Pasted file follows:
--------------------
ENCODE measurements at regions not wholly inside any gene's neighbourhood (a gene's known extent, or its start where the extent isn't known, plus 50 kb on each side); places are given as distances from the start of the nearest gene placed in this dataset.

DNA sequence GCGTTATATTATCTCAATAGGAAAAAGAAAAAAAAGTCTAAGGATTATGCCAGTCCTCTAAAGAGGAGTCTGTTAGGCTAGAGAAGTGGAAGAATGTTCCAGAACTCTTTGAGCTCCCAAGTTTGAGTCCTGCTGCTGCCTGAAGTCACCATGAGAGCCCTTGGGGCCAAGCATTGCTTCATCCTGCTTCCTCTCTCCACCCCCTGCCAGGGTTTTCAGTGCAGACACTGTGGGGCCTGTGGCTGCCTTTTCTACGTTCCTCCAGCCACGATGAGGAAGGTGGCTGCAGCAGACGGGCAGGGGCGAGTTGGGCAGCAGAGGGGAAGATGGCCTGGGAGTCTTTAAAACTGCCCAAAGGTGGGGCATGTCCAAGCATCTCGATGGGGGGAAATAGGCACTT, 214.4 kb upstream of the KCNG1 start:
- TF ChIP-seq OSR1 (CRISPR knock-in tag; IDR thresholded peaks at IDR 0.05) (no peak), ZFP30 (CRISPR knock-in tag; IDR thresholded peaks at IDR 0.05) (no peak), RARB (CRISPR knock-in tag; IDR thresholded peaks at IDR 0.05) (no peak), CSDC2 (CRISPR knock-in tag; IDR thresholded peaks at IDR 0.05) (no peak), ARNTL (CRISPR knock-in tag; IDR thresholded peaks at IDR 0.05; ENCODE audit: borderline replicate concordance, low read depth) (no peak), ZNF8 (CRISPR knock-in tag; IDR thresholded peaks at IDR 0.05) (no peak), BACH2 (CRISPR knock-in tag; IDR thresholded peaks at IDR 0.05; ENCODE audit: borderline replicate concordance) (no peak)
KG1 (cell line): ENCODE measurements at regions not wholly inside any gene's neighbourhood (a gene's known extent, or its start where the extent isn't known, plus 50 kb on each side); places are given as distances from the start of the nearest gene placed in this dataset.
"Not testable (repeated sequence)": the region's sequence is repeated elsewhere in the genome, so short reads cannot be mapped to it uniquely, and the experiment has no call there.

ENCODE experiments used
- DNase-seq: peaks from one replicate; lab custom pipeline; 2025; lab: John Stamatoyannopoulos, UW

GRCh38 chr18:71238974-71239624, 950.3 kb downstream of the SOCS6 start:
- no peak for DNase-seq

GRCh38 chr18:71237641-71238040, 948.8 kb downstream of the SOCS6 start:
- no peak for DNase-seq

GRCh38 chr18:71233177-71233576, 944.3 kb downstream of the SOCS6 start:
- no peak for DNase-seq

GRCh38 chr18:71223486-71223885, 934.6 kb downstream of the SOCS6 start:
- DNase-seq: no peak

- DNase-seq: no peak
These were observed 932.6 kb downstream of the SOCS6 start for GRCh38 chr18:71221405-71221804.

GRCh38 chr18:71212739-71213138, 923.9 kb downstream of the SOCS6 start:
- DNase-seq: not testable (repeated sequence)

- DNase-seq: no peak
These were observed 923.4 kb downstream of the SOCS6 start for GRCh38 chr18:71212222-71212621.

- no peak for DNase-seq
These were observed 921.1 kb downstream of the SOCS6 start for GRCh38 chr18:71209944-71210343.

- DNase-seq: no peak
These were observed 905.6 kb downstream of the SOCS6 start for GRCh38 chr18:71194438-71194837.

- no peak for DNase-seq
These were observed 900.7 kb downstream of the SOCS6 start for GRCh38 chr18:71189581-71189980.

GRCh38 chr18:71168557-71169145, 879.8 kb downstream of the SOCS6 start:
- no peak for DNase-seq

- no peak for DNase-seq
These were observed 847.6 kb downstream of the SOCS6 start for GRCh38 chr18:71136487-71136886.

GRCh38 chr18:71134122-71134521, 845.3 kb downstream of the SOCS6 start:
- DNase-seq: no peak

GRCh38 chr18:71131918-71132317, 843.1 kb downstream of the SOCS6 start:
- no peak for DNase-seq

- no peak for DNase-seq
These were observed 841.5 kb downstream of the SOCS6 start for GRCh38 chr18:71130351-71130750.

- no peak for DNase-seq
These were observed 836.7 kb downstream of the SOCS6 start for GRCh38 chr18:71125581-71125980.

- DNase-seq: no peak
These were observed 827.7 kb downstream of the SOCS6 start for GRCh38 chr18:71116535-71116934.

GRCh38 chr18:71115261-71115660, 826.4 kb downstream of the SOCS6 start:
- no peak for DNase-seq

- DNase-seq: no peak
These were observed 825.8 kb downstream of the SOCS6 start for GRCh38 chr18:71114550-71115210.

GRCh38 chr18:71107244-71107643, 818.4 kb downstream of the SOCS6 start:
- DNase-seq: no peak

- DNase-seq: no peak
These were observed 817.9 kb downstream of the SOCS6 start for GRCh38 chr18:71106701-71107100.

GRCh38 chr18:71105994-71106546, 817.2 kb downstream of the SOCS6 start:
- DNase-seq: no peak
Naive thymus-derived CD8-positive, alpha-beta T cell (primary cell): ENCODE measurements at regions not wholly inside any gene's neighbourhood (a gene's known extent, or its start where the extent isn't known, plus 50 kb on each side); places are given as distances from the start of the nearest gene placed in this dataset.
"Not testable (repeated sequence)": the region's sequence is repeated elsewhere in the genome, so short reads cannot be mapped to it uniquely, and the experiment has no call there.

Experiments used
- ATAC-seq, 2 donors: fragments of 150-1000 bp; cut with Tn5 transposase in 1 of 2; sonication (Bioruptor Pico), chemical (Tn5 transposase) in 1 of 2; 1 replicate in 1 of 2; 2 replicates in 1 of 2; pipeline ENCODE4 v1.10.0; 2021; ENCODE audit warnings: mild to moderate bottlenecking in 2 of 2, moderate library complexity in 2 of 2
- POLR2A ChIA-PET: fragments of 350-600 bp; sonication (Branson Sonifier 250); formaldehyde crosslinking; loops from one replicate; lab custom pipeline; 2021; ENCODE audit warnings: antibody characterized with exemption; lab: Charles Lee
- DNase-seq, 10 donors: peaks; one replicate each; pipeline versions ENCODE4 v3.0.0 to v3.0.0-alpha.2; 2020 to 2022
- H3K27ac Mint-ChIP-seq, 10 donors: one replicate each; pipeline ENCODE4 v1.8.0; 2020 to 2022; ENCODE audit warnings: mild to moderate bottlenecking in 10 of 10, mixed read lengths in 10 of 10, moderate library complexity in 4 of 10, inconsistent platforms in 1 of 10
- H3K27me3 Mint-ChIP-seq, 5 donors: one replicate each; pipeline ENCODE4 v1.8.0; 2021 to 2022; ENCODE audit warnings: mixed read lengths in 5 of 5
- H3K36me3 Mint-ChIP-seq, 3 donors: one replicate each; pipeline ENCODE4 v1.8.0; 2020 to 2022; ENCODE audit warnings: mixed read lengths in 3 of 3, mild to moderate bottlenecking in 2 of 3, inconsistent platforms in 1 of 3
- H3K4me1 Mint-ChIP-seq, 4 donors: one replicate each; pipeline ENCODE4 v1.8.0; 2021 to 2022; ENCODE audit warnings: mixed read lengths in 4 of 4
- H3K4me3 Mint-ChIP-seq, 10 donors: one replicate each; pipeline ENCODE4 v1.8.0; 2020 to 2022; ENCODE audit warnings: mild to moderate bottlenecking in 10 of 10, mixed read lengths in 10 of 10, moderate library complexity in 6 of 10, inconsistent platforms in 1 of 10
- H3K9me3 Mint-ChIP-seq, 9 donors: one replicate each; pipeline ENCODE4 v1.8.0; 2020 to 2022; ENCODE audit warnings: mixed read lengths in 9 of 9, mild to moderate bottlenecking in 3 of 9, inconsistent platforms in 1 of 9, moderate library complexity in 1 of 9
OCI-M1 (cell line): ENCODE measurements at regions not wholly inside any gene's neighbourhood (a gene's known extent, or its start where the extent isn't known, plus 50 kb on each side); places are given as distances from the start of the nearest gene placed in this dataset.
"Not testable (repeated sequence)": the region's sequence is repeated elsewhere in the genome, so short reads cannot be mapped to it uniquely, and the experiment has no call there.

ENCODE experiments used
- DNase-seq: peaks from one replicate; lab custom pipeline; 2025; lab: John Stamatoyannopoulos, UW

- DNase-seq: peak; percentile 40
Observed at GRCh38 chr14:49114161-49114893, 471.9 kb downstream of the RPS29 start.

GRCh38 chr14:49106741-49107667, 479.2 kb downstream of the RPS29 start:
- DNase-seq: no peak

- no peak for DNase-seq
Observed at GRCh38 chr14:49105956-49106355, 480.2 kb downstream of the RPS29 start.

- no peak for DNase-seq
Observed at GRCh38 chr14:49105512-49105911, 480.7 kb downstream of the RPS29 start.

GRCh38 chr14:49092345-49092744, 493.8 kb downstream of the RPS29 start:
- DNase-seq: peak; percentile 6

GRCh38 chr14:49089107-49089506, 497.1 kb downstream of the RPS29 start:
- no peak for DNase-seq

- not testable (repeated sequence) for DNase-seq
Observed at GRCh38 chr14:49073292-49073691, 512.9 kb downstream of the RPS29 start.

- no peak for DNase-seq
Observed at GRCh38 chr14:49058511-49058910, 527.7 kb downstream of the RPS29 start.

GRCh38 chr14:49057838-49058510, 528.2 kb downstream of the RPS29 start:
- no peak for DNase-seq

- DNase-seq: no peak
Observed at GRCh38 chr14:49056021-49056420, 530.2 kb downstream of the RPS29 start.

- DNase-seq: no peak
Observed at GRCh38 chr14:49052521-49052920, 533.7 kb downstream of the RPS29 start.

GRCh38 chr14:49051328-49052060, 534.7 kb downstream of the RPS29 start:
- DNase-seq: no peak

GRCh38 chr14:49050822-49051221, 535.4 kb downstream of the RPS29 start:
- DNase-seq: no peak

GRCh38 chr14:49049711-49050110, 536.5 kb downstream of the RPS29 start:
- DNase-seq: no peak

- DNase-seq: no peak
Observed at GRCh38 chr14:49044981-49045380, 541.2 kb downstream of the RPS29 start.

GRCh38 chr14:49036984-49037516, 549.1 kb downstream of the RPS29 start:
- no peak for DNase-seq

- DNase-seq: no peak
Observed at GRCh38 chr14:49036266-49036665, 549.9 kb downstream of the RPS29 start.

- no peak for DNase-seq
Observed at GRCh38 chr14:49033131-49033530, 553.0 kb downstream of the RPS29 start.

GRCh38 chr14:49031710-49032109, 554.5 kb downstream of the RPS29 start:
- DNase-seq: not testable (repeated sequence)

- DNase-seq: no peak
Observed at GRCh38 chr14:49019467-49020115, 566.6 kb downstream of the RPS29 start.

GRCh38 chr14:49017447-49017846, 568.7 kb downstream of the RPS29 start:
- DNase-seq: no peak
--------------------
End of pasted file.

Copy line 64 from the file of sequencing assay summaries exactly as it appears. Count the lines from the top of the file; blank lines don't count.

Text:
OCI-M1 (cell line): ENCODE measurements at regions not wholly inside any gene's neighbourhood (a gene's known extent, or its start where the extent isn't known, plus 50 kb on each side); places are given as distances from the start of the nearest gene placed in this dataset.